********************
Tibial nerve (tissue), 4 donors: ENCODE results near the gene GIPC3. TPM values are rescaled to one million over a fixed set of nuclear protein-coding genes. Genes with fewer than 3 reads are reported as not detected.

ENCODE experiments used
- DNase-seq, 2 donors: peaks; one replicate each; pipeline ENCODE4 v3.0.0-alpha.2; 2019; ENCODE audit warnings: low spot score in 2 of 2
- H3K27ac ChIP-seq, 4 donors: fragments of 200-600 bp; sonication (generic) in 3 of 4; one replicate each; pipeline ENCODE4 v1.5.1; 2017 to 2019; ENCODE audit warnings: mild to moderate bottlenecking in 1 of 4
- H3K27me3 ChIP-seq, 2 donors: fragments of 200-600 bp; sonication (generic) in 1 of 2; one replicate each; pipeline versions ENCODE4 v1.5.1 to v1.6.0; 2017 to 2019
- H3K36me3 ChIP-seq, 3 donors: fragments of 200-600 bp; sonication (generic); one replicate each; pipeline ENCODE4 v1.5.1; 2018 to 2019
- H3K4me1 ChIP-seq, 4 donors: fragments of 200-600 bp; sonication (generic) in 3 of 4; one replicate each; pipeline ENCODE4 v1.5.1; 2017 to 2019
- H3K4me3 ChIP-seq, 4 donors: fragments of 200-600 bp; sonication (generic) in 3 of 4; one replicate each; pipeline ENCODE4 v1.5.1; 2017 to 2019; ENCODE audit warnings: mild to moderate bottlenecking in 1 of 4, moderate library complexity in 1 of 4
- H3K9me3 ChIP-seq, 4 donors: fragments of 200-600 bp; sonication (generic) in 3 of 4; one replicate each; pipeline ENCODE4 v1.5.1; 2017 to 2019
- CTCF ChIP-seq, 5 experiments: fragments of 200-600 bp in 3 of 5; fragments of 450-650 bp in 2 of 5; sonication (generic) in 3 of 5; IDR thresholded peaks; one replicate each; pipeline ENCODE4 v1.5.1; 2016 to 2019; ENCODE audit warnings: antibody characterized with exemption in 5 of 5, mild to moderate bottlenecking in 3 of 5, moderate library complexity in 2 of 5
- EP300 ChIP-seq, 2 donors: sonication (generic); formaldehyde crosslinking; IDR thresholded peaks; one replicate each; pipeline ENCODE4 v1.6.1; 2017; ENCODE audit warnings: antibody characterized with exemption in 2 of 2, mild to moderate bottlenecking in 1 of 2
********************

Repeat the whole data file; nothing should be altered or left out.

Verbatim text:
Tibial nerve (tissue), 4 donors: ENCODE results near the gene GIPC3. TPM values are rescaled to one million over a fixed set of nuclear protein-coding genes. Genes with fewer than 3 reads are reported as not detected.

ENCODE experiments used
- DNase-seq, 2 donors: peaks; one replicate each; pipeline ENCODE4 v3.0.0-alpha.2; 2019; ENCODE audit warnings: low spot score in 2 of 2
- H3K27ac ChIP-seq, 4 donors: fragments of 200-600 bp; sonication (generic) in 3 of 4; one replicate each; pipeline ENCODE4 v1.5.1; 2017 to 2019; ENCODE audit warnings: mild to moderate bottlenecking in 1 of 4
- H3K27me3 ChIP-seq, 2 donors: fragments of 200-600 bp; sonication (generic) in 1 of 2; one replicate each; pipeline versions ENCODE4 v1.5.1 to v1.6.0; 2017 to 2019
- H3K36me3 ChIP-seq, 3 donors: fragments of 200-600 bp; sonication (generic); one replicate each; pipeline ENCODE4 v1.5.1; 2018 to 2019
- H3K4me1 ChIP-seq, 4 donors: fragments of 200-600 bp; sonication (generic) in 3 of 4; one replicate each; pipeline ENCODE4 v1.5.1; 2017 to 2019
- H3K4me3 ChIP-seq, 4 donors: fragments of 200-600 bp; sonication (generic) in 3 of 4; one replicate each; pipeline ENCODE4 v1.5.1; 2017 to 2019; ENCODE audit warnings: mild to moderate bottlenecking in 1 of 4, moderate library complexity in 1 of 4
- H3K9me3 ChIP-seq, 4 donors: fragments of 200-600 bp; sonication (generic) in 3 of 4; one replicate each; pipeline ENCODE4 v1.5.1; 2017 to 2019
- CTCF ChIP-seq, 5 experiments: fragments of 200-600 bp in 3 of 5; fragments of 450-650 bp in 2 of 5; sonication (generic) in 3 of 5; IDR thresholded peaks; one replicate each; pipeline ENCODE4 v1.5.1; 2016 to 2019; ENCODE audit warnings: antibody characterized with exemption in 5 of 5, mild to moderate bottlenecking in 3 of 5, moderate library complexity in 2 of 5
- EP300 ChIP-seq, 2 donors: sonication (generic); formaldehyde crosslinking; IDR thresholded peaks; one replicate each; pipeline ENCODE4 v1.6.1; 2017; ENCODE audit warnings: antibody characterized with exemption in 2 of 2, mild to moderate bottlenecking in 1 of 2